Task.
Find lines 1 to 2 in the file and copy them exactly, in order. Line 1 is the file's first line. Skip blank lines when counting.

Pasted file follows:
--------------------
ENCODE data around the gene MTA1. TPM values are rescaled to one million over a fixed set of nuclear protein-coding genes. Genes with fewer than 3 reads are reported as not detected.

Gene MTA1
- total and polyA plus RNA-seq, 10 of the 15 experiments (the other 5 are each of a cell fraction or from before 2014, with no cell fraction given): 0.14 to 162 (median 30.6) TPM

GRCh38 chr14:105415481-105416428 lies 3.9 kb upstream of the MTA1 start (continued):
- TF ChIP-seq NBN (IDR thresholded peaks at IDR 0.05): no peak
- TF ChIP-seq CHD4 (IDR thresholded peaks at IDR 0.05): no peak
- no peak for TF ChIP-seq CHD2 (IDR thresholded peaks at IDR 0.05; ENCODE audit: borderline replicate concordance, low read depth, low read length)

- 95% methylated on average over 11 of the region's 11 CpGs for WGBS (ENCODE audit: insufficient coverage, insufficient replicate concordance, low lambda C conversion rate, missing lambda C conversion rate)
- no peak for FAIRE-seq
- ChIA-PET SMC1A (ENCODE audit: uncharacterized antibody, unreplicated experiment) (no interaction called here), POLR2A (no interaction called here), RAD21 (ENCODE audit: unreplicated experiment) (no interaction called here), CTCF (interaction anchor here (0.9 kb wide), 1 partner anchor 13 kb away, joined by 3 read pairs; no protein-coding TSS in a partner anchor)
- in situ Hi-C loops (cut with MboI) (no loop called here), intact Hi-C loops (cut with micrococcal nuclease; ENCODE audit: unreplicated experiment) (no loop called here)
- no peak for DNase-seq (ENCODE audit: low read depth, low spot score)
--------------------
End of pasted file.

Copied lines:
ENCODE data around the gene MTA1. TPM values are rescaled to one million over a fixed set of nuclear protein-coding genes. Genes with fewer than 3 reads are reported as not detected.

Gene MTA1